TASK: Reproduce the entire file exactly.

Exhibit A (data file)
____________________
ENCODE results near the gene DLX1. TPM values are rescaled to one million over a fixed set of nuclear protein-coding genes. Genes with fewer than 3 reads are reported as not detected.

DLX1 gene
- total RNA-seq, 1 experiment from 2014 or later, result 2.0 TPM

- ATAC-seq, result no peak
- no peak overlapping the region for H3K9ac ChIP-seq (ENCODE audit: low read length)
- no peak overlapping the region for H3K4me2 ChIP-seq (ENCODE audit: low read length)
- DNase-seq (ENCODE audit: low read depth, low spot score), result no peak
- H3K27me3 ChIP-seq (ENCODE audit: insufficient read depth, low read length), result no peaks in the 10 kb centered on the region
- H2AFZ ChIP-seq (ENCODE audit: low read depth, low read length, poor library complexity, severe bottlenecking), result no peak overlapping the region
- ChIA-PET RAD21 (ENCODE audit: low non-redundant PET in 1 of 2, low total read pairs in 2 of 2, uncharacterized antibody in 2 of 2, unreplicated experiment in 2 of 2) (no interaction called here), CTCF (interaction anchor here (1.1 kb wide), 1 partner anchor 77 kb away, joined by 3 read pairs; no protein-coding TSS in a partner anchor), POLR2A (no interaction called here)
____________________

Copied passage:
ENCODE results near the gene DLX1. TPM values are rescaled to one million over a fixed set of nuclear protein-coding genes. Genes with fewer than 3 reads are reported as not detected.

DLX1 gene
- total RNA-seq, 1 experiment from 2014 or later, result 2.0 TPM

- ATAC-seq, result no peak
- no peak overlapping the region for H3K9ac ChIP-seq (ENCODE audit: low read length)
- no peak overlapping the region for H3K4me2 ChIP-seq (ENCODE audit: low read length)
- DNase-seq (ENCODE audit: low read depth, low spot score), result no peak
- H3K27me3 ChIP-seq (ENCODE audit: insufficient read depth, low read length), result no peaks in the 10 kb centered on the region
- H2AFZ ChIP-seq (ENCODE audit: low read depth, low read length, poor library complexity, severe bottlenecking), result no peak overlapping the region
- ChIA-PET RAD21 (ENCODE audit: low non-redundant PET in 1 of 2, low total read pairs in 2 of 2, uncharacterized antibody in 2 of 2, unreplicated experiment in 2 of 2) (no interaction called here), CTCF (interaction anchor here (1.1 kb wide), 1 partner anchor 77 kb away, joined by 3 read pairs; no protein-coding TSS in a partner anchor), POLR2A (no interaction called here)